When it comes to metal shows in Des Moines, it’s either feast or famine. The month of April is proving to be quite the feast, boasting tour stops from genre luminaries such as Broken Hope, The Lurking Corpses and Embryonic Devourment. But the show I’ve probably been looking forward to the most was a three-headed beast; a headlining set from legendary German thrashers Destruction, supported by Brazilian brutal death metal trio Krisiun and SoCal up-and-comers Exmortus.
What’s in a name? I’ll tell you what’s in a name, or rather, what’s not in a name in the case of California doom mongers Weightlessness. After listening extensively to the band’s Of Lachrymose Grief, I’ve decided that their chosen moniker couldn’t possibly be any more of a misnomer. You see, “weightlessness” indicates an absence of weight, but this debut EP wields enough down-tuned heft to sink their entire home state into the sea and then some.
In recent months, I have come to know Los Angeles, California’s Lord Time as one of the most challenging and idiosyncratic artists in American black metal. Sole member Andorkappen has crafted a distinctive, enthralling vision that’s thoroughly black, yet at times is only tethered to black metal by the thinnest of threads, incorporating elements of drone, ambient and noise to create dense musical tapestries that are nightmarish, surreal and at times abstract to the point where music transforms into pure, free-form sound exploration. Lord Time’s second album, Black Hole at the End of the Tunnel (henceforth referred to as BHATEOTT) was originally issued on cassette back in 2011, but now sees a vinyl re-release via Andorkappen’s own Universal Consciousness label.
A man cannot live by metal alone. The problem is, I don’t keep up with other styles of music as obsessively and consistently as I do metal, so when I want something new to listen to that falls outside the genre, I’m often at a bit of a loss. Not sure where to turn, I recently started trawling Bandcamp to see if I could find anything of note that didn’t involve screaming, Satan, loud guitars and the like. Most of the bands I found were total duds, but after much intense searching I stumbled across the Los Angeles trio Ghost Noise, and suddenly all was right with the world.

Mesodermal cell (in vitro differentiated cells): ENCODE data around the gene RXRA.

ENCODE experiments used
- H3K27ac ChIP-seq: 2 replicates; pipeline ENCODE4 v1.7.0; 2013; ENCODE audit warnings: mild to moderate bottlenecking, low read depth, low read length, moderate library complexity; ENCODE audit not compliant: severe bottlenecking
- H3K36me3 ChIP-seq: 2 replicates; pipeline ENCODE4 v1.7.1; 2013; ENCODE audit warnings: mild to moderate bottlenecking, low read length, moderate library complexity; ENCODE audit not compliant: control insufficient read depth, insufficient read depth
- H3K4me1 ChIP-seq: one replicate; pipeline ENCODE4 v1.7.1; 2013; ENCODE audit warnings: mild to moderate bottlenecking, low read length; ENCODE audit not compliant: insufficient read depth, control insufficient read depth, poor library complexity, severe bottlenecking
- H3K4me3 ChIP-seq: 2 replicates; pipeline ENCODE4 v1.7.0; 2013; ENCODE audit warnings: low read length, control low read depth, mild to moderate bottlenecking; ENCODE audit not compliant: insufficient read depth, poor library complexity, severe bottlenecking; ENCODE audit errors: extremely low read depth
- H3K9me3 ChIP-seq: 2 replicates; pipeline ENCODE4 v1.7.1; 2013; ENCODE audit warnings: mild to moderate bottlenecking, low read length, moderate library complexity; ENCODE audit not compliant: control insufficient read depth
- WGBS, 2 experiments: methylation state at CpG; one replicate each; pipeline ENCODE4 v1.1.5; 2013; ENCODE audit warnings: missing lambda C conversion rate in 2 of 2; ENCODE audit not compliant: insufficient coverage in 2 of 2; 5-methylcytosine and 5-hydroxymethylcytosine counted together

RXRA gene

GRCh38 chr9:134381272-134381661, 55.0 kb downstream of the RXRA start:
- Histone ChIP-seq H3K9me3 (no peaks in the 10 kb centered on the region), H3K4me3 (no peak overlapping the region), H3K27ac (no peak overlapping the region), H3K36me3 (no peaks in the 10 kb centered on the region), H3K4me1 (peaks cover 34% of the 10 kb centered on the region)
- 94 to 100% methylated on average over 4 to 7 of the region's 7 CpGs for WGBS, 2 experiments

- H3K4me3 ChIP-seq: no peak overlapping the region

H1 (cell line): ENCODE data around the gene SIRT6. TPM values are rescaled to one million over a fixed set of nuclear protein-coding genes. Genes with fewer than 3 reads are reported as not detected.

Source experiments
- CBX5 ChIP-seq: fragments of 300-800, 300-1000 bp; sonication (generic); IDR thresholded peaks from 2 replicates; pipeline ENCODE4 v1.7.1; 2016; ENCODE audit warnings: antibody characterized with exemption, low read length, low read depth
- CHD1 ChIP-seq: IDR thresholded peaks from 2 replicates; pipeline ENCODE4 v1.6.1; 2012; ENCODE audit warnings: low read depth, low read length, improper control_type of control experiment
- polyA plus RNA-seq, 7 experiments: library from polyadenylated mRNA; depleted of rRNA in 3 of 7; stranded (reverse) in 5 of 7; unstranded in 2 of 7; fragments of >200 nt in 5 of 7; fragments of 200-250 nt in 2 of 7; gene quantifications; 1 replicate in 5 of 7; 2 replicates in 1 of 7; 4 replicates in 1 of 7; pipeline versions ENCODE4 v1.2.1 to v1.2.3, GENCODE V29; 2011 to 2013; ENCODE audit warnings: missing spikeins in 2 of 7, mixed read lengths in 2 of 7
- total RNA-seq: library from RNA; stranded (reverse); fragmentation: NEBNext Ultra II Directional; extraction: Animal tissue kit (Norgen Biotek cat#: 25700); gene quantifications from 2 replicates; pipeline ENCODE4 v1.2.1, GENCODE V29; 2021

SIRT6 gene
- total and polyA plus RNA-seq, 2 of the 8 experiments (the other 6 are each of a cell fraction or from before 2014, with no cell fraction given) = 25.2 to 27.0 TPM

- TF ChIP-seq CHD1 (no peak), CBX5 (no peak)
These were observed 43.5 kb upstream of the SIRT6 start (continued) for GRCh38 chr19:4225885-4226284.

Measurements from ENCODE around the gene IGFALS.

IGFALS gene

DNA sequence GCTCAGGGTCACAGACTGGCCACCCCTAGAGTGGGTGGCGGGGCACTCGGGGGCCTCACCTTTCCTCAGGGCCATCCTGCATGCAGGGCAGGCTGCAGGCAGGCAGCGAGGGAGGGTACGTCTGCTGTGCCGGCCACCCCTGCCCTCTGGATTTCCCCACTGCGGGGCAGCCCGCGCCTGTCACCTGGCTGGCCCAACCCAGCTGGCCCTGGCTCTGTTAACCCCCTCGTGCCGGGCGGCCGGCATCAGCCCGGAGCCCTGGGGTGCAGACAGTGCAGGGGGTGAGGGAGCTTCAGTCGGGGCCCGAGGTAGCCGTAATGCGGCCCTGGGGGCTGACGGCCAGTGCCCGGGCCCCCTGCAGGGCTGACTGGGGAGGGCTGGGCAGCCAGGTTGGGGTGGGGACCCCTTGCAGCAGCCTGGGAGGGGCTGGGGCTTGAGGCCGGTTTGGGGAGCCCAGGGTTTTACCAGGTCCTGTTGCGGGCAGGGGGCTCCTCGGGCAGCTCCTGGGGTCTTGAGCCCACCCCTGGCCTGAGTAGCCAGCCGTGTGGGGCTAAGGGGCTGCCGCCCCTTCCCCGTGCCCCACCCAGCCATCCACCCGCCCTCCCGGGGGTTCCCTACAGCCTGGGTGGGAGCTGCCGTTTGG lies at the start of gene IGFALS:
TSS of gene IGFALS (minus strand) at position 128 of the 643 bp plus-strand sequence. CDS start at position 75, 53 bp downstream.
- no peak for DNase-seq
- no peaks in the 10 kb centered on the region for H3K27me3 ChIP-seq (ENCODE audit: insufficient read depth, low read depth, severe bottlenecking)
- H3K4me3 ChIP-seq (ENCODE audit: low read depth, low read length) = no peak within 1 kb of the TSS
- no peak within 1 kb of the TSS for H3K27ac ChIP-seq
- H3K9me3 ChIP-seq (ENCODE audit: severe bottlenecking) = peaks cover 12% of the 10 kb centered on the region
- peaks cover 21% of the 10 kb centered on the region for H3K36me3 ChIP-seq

Whether you like it or not, you might as well just accept the fact that in 2013, the most interesting black metal is being released on cassette. Case in point; Lord Time’s Drink My Tears, a lengthy, mesmerizing odyssey of USBM at it’s most psychedelically fucked up that’s almost impossible to stop listening to once you’ve let its bloodstained anti-hymns corrode your brain.
The first time I heard/saw Slayer was on Headbanger’s Ball. It was either the video for the atmospheric yet pummeling “Seasons in the Abyss” or the flat-out face-fucking bulldozer that is “War Ensemble.” I was just starting to get into heavy metal in those days, and Slayer blew me away with their intensity and darkness; they seemed way more evil than Megadeth or Metallica, which I was already quite familiar with, and in those days, especially being confined to Catholic school for seven hours a day, the more evil, the better. It was love at first sight. From there, I slowly started buying up Slayer’s back catalog with my meager allowance money, reveling in the Satanic-sounding, speed-demonomania that was their early career.